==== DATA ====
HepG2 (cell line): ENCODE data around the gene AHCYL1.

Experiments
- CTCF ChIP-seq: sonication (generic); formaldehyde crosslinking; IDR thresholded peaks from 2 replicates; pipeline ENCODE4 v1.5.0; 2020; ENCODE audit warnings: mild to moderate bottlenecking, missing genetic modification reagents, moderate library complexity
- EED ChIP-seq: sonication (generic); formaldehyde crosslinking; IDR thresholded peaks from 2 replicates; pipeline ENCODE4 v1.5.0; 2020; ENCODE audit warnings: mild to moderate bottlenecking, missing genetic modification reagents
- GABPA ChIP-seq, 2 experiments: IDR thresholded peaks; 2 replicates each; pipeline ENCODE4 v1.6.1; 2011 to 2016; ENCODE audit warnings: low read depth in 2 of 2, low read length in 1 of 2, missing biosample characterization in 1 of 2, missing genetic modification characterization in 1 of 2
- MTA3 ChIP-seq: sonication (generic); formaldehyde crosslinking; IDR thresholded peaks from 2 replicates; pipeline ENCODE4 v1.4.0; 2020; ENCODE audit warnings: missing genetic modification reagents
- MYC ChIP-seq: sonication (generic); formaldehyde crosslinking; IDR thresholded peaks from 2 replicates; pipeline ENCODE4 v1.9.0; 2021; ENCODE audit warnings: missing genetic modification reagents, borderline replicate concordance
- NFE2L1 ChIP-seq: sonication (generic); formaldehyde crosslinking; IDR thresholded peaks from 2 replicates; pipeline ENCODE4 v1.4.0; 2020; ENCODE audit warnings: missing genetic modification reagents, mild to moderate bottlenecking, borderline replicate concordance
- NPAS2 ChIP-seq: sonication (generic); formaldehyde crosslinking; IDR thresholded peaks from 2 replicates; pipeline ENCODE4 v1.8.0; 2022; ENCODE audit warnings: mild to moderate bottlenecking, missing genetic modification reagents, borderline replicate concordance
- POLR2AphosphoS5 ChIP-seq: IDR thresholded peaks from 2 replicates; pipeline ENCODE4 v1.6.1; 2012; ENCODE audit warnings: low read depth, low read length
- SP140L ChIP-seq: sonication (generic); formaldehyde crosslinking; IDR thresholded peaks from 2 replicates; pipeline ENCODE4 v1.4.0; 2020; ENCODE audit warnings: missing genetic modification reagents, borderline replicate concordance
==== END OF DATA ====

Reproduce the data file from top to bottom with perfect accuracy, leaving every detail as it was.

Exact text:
HepG2 (cell line): ENCODE data around the gene AHCYL1.

Experiments
- CTCF ChIP-seq: sonication (generic); formaldehyde crosslinking; IDR thresholded peaks from 2 replicates; pipeline ENCODE4 v1.5.0; 2020; ENCODE audit warnings: mild to moderate bottlenecking, missing genetic modification reagents, moderate library complexity
- EED ChIP-seq: sonication (generic); formaldehyde crosslinking; IDR thresholded peaks from 2 replicates; pipeline ENCODE4 v1.5.0; 2020; ENCODE audit warnings: mild to moderate bottlenecking, missing genetic modification reagents
- GABPA ChIP-seq, 2 experiments: IDR thresholded peaks; 2 replicates each; pipeline ENCODE4 v1.6.1; 2011 to 2016; ENCODE audit warnings: low read depth in 2 of 2, low read length in 1 of 2, missing biosample characterization in 1 of 2, missing genetic modification characterization in 1 of 2
- MTA3 ChIP-seq: sonication (generic); formaldehyde crosslinking; IDR thresholded peaks from 2 replicates; pipeline ENCODE4 v1.4.0; 2020; ENCODE audit warnings: missing genetic modification reagents
- MYC ChIP-seq: sonication (generic); formaldehyde crosslinking; IDR thresholded peaks from 2 replicates; pipeline ENCODE4 v1.9.0; 2021; ENCODE audit warnings: missing genetic modification reagents, borderline replicate concordance
- NFE2L1 ChIP-seq: sonication (generic); formaldehyde crosslinking; IDR thresholded peaks from 2 replicates; pipeline ENCODE4 v1.4.0; 2020; ENCODE audit warnings: missing genetic modification reagents, mild to moderate bottlenecking, borderline replicate concordance
- NPAS2 ChIP-seq: sonication (generic); formaldehyde crosslinking; IDR thresholded peaks from 2 replicates; pipeline ENCODE4 v1.8.0; 2022; ENCODE audit warnings: mild to moderate bottlenecking, missing genetic modification reagents, borderline replicate concordance
- POLR2AphosphoS5 ChIP-seq: IDR thresholded peaks from 2 replicates; pipeline ENCODE4 v1.6.1; 2012; ENCODE audit warnings: low read depth, low read length
- SP140L ChIP-seq: sonication (generic); formaldehyde crosslinking; IDR thresholded peaks from 2 replicates; pipeline ENCODE4 v1.4.0; 2020; ENCODE audit warnings: missing genetic modification reagents, borderline replicate concordance